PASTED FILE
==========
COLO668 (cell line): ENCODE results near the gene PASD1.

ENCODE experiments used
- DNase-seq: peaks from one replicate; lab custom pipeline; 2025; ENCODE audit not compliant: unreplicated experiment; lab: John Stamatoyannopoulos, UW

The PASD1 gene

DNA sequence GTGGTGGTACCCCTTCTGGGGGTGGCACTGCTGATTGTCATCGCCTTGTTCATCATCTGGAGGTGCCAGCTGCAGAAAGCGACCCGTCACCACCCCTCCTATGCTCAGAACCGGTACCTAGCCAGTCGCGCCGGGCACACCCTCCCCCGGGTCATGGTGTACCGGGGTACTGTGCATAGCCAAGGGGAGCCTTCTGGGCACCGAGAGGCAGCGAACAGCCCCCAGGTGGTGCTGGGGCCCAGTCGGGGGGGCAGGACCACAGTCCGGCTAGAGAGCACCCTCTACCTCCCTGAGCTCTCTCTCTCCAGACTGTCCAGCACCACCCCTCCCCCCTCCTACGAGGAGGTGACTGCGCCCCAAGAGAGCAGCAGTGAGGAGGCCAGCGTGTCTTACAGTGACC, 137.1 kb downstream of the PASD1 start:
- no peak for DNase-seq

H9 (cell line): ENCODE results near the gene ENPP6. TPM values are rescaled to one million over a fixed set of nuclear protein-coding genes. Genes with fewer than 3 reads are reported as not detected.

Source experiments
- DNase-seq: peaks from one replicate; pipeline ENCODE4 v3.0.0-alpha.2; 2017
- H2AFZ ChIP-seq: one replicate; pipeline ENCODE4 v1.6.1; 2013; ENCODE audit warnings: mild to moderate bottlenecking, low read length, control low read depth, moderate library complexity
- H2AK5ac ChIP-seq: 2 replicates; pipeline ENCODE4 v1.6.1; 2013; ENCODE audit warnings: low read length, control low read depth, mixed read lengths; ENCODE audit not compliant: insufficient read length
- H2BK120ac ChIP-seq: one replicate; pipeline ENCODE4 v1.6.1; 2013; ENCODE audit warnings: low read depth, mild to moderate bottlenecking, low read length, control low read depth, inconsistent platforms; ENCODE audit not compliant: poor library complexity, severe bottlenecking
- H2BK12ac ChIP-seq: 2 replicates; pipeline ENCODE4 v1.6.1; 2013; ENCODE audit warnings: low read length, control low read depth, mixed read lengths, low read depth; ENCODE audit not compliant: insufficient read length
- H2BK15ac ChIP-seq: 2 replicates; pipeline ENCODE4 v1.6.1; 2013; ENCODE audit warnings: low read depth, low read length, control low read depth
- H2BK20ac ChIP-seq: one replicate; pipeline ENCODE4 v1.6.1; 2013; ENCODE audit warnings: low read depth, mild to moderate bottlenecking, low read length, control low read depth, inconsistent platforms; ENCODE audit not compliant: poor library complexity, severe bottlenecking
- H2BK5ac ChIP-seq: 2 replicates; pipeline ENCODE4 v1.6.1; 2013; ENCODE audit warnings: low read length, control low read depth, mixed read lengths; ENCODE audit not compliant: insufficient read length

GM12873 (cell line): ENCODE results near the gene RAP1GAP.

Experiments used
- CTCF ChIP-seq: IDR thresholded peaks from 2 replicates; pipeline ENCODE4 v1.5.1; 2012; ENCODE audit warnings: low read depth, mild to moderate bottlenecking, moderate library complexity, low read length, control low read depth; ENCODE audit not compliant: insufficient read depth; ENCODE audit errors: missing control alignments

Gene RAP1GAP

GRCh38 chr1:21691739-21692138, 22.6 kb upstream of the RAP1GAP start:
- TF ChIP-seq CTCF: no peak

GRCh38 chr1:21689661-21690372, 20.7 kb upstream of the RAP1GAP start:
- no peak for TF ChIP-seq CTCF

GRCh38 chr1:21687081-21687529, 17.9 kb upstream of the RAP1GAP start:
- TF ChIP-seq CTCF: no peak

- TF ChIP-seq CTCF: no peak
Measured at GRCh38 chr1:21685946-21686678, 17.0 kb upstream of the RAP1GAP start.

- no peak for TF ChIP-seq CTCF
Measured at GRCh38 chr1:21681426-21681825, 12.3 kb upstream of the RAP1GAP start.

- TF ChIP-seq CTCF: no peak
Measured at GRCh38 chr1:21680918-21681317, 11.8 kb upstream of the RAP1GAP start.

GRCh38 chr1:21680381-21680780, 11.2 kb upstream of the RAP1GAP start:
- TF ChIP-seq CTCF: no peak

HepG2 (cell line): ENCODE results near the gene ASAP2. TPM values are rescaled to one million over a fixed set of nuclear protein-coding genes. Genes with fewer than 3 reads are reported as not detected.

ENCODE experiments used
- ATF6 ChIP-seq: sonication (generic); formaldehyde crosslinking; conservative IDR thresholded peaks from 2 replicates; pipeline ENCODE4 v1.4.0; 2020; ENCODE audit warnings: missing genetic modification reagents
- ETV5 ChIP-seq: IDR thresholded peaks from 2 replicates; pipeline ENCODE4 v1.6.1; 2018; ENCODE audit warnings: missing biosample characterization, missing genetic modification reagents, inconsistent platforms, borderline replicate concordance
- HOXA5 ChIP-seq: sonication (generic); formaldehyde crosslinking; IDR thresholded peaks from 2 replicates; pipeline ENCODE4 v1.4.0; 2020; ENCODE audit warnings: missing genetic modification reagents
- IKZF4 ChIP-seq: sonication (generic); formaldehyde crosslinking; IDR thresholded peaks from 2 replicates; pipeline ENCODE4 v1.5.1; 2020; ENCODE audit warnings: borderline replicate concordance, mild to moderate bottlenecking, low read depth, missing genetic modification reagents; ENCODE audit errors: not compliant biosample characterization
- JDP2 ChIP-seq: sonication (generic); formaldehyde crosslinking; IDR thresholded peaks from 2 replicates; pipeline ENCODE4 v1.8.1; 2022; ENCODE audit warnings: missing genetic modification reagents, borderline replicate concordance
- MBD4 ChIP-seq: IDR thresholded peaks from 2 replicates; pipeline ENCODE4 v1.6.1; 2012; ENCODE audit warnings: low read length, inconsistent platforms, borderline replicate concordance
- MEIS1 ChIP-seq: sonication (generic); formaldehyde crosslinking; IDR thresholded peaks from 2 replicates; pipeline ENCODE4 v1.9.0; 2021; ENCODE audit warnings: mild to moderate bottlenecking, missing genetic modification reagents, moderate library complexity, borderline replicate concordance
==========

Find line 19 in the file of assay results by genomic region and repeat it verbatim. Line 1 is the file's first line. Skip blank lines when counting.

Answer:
- CTCF ChIP-seq: IDR thresholded peaks from 2 replicates; pipeline ENCODE4 v1.5.1; 2012; ENCODE audit warnings: low read depth, mild to moderate bottlenecking, moderate library complexity, low read length, control low read depth; ENCODE audit not compliant: insufficient read depth; ENCODE audit errors: missing control alignments